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The starwheel sprayer - a new design for foliage spray penetration of vegetables

T.J. Piggott1, J. Czech2 and R.T. Male1

1Department of Agriculture, Vegetable Research Station, Frankston, Vic. 3199.
CSIRO Division of Mechanical Engineering, Highett, Vic. 3190.

In 1975 the CSIRO, Division of Mechanical Engineering developed a "starwheel" sprayer to ensure adequate penetration of drying emulsion into sultana grape vines.

Subsequently, it was thought that this type of sprayer might achieve more efficient spray coverage of vegetables and a prototype was constructed for evaluation at the Vegetable Research Station.

The design is based on the concept that arms carrying spray nozzles enter the foliar canopy and move between the crop rows in a "walking action" by rotation around the hub of a rimless wheel. A rotary sleeve valve, installed in the hub, ensures that each spoke only delivers spray when directed towards the foliage canopy.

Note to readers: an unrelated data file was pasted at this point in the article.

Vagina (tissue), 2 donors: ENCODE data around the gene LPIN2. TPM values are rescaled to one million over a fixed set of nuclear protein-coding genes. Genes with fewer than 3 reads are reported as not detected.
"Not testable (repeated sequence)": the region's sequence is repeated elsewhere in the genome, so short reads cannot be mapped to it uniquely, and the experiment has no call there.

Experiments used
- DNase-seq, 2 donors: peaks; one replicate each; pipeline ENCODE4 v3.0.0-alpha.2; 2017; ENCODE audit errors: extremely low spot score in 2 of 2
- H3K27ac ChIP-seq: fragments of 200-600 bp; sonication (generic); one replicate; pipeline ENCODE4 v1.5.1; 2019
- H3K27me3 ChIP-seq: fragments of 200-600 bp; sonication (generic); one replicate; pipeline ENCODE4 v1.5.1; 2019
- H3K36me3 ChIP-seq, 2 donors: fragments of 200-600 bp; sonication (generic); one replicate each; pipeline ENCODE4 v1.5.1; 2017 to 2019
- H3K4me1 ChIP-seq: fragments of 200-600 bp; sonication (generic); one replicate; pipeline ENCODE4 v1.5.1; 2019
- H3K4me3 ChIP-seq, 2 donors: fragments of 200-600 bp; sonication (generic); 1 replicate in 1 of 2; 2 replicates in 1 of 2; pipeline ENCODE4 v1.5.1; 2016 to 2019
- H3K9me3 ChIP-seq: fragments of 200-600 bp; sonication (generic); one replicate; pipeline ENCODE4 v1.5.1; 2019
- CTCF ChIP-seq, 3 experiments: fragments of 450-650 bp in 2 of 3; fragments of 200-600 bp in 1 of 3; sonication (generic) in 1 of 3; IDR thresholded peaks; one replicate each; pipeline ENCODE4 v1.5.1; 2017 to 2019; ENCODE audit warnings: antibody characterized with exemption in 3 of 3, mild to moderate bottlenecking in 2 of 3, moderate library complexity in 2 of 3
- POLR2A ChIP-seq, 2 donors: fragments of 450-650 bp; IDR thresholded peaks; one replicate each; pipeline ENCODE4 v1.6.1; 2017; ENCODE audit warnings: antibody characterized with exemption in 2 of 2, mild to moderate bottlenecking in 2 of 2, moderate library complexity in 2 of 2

In initial trials at Frankston, using a single starwheel, the sprayer provided good crop cover. Its ability to apply sprays to the underside of leaves, at all stages of maturity, was consistently superior to the standard overhead boom spray.

Using a four wheel unit it was found that at later stages of crop maturity the starwheel was more effective than dropper nozzles at applying sprays to the underside of leaves and it has the additional ability to walk through fully grown lettuce, tomato, potato and cabbage crops with little or no damage to leaves.

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